Not long ago, rum was seen as the party dude of the spirit family. Rum meant carnival time. Rum meant blue cocktails in novelty Polynesian glassware. Rum meant jumping atop the bar, shouting yo-ho-ho and shaking booty. Rum was fun! But in an irascible, disreputable, piratical sort of way. It wasn’t a spirit you’d introduce to your parents.
In recent years, however, rum has had a shave, put on a nice suit and starting going to the sort of classy joints frequented by Scotch and Cognac. The distillers like to call this process “premiumisation”, believing rum to have been “underpremiumised” in the past. I prefer to call it the ‘Rumaissance’.
Consumers have been happy to get all pseudo about the precise botanical notes in their micro-distilled, biodynamically-foraged gin – but when it came to rum, they were all: “Ah, this one will do!” The “premium” category of rum only accounts for 16% of rum market - in other aged spirit categories it’s more like 40% - so the potential is there.
The West Indies Rum and Spirits Producers’ Association’s (WIRSPA) predicts that volume sales of “super-premium” rum will increase 50% by next year, with many countries demonstrating what they call the “right pre-conditions” for growth. New brands such as Duppy Share (“the Hendrick’s of rum”) hope to reach the sort of drinker who’s prepared to pay a little more while distilleries such as Venezuela’s Diplomatico are taking rum to the heady heights of cognac with their finest expressions.
As the Master Distiller of Appleton Estate in Jamaica – and a woman in a male-dominated industry – the charismatic Joy Spence has been on a mission to get drinkers to take rum seriously for a few decades now.
Master Blender Joy Spence
Back in 1982, she developed the 21-year-old Appleton Estate expression that helped to establish “super-premium” rum.
“Before that rum was just seen as a high spirit that you used to make cocktails, to get a kick from the alcohol but not to look at flavours. With premiumisation and the consumers realising the sophistication of rum and how versatile it is, it changed the whole image.”
In some ways, rum has suffered from its most appealing qualities. For one, it’s easy-going enough to get along with any mixer you throw at it. And the rum industry has long been a bit of a free-for-all. You can only make tequila in certain parts of Mexico according to a very particular process. But as long as you start with molasses, or even sugar cane, and end up with alcohol, you can call pretty much anything rum. The average customer will have a hard time telling the difference between, say, Don Papa (a spiced rum produced in the Philippines with flavoured ingredients added after distillation) and Havana Club Extra Anejo (a fine Cuban rum blended from aged pot and column still distillates). Traditionally, only the Francophone parts of the Caribbean – Martinique, Guadeloupe, Haiti – have applied any sort of “appellation” system that takes account of the unique terroirs.
Now however, the Jamaican government is seeking to bring a little rigour to the ageing process – a little like Scotland has done with its whisky. It was only in the 1970s and 1980s that Scotch distillers began to stress the precise conditions; you can only sell Single Malt Speyside Whisky if it actually is a Single Malt from Speyside.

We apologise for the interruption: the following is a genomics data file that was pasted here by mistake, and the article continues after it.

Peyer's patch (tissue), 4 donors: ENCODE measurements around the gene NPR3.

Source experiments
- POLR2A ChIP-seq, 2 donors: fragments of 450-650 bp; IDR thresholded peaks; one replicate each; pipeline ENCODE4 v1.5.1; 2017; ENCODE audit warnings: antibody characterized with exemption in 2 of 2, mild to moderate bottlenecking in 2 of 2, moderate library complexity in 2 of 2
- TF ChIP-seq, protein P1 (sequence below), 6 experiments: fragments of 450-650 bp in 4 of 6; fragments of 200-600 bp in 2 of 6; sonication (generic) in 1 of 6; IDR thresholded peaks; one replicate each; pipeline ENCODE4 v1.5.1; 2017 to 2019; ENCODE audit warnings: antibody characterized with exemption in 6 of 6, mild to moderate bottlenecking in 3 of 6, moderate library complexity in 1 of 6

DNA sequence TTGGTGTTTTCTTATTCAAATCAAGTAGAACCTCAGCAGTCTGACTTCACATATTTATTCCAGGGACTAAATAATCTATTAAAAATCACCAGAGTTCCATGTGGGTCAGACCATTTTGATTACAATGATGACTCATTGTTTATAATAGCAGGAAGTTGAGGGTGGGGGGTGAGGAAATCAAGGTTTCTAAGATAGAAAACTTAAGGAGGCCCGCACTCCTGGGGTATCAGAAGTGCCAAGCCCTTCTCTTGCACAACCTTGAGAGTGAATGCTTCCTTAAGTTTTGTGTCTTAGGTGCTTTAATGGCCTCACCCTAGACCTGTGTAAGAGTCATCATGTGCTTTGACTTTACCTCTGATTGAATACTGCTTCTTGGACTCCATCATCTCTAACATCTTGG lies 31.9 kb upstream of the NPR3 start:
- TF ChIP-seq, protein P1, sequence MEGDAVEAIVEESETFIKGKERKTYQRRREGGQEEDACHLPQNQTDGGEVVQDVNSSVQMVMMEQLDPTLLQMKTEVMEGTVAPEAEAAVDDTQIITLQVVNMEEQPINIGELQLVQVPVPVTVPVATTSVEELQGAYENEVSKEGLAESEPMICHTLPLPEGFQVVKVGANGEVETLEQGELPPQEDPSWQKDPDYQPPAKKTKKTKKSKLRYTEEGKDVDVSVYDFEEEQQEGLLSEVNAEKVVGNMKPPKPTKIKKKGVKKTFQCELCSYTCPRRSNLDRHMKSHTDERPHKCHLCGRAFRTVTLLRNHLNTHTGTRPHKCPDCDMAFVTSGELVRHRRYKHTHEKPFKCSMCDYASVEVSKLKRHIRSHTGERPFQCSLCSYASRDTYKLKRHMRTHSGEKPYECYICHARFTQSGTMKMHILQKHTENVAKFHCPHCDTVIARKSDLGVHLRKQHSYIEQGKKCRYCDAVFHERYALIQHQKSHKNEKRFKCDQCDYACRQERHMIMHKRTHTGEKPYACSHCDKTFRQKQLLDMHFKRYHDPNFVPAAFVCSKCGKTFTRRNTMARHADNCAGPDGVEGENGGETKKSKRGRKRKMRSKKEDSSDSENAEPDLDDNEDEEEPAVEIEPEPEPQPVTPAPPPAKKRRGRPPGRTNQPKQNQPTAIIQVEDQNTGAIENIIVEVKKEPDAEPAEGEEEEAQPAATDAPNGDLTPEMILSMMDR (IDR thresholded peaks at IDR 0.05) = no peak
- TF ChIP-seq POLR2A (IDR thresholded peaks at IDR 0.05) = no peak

Joy Spence believes the Jamaican government’s minimum age system has helped distinguish its rums – and it’s worth stressing that age does a lot more to rum than it does to a whisky.
In Scotland, the climactic spectrum goes from cloudy to drizzly, while in Jamaica the extreme tropical climate means a few years in the barrel can lend a matchless complexity.
“That is when you develop those beautiful vanilla, coffee, and coconut, with slight almond taste,” says Ms Spence. “You actually get the sugar bean that develops the sweetness from the oak. It is charred, so the longer it sits, the more sugars you get from the barrel. You can really tell the difference between a minimum age and one that has an average age. You definitely get a burn on the back of the tongue with an average age, whereas with a minimum age you get that smoothness on the finish.”
And in a sense, this renewed appreciation for rum is getting back to something we’ve lost. As I was researching the recipes for my home-bartending book, The Spirits, I noticed that the old bartending books were much more specific about their rums than we’re used to being today: the recipes would call for Jamaican rum as distinct from Cuban rum as distinct from Haitian or Santa Cruz rum. And then I hit upon the treasure trove of Tiki cocktails that swept America in the post-war period – cocktails that are a lot more “premium” than they often appear.
Putting the well-rounded base an aged rum offers to cocktails to one side, it is the super-smooth luxurious flavours offered by these rums that are set to turn purists’ heads from other brown spirits in the coming years. The clarity of labelling aged rums without confusion has been set by the good governance of Jamaica, and latterly Cuba, and other nations are sure to follow. Without the staid conformities of occasion suffered by Scotch or brandy, drinking neat rum won’t have people worrying about faux pas. The cigars are just optional.
And another delightful way to appreciate is with food, and London restaurants are taking note. To my palate, rum is the best match for dessert bar none: it goes beautifully with chocolate, it cuts through anything creamy and it sings with any fruit you could care to name. Even when dressed up in a suit, it still goes out of its way to have a fun time.